Only after all of these questions—across all of the security pillars—have been asked and verified by the technology and processes in place, does the employee gain access to the file they need. That is zero trust in action.
2. Approach zero trust in phases
At the risk of sounding harsh, we think that enterprises which jump headfirst into company-wide zero trust strategies are destined to fail. Zero trust model implementation should be an ongoing process, approached in phases. That makes the optimal place to start with zero trust implementation different for every enterprise.
Process-wise, however, the first step remains the same: determine your priorities. Establish what matters most to your company, from a risk-perspective. This is a key and fundamental starting point to any successful zero trust strategy.
For example, is your enterprise on the verge of a major tech transformation? Do you have an IT system full of critical business processes and sensitive data, that may be vulnerable to a breach? Then, apply that insight and enjoy the quick wins. From there, you can build momentum and continue to develop a tailored roll-out plan that makes sense for your enterprise alone.
Zero trust is a process with no real end point. Implementation is a question of years, not months, so it is important to remain focused on the real, tangible benefits of this strategy. Which is why we also encourage our customers to take advantage of new business opportunities.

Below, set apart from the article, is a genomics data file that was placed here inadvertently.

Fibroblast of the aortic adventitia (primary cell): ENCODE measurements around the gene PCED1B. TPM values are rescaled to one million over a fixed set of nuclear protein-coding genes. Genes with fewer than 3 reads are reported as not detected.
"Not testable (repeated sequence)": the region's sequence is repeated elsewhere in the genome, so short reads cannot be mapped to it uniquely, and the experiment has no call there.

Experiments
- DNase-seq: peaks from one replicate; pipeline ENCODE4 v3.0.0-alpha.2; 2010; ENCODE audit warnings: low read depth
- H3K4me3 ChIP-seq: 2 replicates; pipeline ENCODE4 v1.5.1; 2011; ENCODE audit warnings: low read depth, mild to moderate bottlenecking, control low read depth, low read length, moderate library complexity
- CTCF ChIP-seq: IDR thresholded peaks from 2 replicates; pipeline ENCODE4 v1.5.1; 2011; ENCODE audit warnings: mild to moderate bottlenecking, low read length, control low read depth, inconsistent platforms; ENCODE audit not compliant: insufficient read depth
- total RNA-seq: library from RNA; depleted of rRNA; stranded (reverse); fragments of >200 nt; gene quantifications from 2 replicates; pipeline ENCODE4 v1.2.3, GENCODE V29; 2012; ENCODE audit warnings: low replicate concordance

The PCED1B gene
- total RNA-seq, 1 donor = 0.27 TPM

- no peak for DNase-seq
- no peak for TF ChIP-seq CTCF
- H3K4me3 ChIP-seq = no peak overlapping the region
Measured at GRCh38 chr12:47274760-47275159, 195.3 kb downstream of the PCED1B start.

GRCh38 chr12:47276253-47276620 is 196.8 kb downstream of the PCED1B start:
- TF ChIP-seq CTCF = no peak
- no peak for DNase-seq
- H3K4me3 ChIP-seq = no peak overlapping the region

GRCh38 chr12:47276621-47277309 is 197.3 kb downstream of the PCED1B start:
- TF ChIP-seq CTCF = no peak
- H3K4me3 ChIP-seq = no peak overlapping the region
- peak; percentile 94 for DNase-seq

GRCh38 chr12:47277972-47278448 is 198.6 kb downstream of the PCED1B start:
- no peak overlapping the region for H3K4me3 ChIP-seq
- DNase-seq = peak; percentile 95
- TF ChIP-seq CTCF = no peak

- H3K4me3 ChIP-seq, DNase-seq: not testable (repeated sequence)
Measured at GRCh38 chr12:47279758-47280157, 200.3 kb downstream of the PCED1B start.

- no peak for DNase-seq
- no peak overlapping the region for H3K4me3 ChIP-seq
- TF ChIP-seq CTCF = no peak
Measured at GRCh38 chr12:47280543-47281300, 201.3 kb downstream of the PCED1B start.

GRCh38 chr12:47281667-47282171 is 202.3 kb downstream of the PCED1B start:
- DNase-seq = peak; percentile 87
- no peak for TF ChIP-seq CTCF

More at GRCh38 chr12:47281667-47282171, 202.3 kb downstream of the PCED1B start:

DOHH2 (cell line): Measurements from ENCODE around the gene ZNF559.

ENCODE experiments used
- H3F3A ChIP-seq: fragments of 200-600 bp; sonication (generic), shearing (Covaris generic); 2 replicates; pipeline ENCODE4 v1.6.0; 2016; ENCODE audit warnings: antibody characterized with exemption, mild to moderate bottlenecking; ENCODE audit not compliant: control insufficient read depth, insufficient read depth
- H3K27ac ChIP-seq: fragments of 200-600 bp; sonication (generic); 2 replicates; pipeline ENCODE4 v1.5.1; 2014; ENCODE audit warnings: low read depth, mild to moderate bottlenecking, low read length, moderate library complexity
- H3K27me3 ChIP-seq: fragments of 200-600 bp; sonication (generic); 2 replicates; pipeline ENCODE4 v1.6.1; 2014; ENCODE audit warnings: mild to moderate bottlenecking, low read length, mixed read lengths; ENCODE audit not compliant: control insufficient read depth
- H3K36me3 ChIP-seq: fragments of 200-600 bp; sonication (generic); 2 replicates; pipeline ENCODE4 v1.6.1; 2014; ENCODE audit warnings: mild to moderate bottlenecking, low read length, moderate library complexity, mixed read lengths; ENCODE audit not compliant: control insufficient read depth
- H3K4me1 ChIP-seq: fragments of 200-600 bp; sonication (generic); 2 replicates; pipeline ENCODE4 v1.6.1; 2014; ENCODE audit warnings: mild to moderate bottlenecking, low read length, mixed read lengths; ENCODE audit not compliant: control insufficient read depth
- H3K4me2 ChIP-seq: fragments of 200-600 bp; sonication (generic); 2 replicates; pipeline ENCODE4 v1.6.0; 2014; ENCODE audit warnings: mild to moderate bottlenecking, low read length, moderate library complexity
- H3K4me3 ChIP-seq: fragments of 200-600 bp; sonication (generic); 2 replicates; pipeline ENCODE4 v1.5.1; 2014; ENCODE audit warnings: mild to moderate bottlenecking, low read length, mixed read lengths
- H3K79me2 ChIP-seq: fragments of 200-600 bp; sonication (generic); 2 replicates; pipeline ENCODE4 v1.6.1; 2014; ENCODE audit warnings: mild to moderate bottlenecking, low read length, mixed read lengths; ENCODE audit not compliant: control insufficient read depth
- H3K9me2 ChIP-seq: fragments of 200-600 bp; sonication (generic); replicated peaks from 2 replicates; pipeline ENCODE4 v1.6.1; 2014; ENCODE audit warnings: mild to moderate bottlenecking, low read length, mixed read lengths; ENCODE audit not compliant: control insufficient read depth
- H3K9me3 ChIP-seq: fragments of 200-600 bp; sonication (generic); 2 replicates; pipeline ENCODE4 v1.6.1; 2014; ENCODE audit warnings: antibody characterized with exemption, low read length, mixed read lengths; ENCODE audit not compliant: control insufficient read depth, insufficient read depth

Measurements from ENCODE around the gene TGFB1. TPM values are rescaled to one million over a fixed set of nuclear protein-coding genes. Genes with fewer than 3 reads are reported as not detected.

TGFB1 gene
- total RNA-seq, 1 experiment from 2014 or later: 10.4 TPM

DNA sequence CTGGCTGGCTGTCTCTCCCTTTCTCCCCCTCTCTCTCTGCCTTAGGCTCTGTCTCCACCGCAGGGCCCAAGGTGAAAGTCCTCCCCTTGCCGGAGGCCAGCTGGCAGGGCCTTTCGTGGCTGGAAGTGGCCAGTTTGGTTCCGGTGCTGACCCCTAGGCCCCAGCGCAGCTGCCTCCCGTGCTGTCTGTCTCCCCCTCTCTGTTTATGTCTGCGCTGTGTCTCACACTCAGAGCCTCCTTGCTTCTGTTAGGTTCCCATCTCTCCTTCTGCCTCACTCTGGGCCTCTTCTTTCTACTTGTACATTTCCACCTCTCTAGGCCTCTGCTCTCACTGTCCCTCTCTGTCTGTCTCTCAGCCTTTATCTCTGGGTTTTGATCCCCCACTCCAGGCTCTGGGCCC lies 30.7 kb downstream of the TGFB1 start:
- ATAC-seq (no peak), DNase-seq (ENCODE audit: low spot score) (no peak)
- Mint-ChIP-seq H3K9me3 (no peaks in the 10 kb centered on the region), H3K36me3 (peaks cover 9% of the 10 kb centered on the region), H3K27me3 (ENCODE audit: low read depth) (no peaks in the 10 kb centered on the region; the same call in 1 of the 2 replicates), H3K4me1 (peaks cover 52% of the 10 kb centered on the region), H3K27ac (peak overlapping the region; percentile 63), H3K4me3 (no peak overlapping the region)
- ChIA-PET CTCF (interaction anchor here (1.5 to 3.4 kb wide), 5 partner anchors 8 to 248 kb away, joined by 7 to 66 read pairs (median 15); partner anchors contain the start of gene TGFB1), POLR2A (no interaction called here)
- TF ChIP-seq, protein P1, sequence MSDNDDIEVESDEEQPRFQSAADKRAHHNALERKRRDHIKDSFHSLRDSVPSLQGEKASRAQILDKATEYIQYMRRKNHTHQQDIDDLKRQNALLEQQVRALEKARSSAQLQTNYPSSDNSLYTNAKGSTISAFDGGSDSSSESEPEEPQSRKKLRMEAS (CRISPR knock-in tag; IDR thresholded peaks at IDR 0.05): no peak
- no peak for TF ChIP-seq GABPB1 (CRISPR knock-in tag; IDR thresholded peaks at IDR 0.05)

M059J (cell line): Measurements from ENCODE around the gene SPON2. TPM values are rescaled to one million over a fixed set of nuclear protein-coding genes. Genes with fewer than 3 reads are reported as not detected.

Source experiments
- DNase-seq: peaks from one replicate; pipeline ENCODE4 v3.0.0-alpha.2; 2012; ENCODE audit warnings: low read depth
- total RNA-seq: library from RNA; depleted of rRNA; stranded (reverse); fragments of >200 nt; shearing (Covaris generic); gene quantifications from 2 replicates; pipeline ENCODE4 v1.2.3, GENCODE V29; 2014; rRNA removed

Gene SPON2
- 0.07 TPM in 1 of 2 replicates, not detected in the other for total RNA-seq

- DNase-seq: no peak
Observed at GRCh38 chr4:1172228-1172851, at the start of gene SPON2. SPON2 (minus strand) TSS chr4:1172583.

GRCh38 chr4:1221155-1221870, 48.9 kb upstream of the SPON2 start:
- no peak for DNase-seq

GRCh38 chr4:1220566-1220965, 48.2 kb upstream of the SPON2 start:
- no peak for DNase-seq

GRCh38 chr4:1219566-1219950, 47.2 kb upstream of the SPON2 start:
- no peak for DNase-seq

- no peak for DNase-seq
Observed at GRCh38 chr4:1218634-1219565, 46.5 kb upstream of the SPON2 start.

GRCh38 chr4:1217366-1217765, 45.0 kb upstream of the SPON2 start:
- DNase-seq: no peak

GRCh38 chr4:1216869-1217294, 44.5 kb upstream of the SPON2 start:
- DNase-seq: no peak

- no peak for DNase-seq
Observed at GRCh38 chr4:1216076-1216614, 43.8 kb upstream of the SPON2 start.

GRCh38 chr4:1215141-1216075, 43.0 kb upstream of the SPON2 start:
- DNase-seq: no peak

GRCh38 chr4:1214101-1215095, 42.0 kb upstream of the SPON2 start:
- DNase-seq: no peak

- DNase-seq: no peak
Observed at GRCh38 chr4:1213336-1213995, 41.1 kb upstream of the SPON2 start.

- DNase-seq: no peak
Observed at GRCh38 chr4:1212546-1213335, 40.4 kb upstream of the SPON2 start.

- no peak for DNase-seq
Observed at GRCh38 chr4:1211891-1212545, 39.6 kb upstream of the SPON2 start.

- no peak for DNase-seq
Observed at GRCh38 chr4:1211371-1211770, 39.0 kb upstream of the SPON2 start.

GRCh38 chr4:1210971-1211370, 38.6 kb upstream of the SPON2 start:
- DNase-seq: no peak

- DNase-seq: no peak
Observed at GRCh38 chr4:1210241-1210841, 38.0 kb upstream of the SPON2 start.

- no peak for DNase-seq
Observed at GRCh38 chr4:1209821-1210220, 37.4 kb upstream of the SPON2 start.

3. Embrace new business opportunities
Once you’ve helped your enterprise understand zero trust and initiated a strategic implementation approach, the hardest parts are over. Now, it’s time to enjoy what this strategy has to offer.
First and foremost, zero trust opens new opportunities. It enables your team to conduct business in new, more secure ways and futureproof operations to better protect against increasingly sophisticated hacking methods.
Here’s an example: edge computing. Many enterprises have adopted edge solutions to develop new revenue streams across their business. Due to the nature of edge, however, data is becoming more decentralized than ever. This is exciting, as it creates chances to build novel, innovative solutions. But it also requires a new approach to security. This is where zero trust comes in.
By applying broader controls and verification processes, zero trust enables distributed workforces, and their distributed computing systems, to do work with sensitive data from wherever they are, more efficiently and more securely.
Jimmy Nilsson is the Managing Director and Global Domain Lead for Zero Trust, Kyndryl Consult.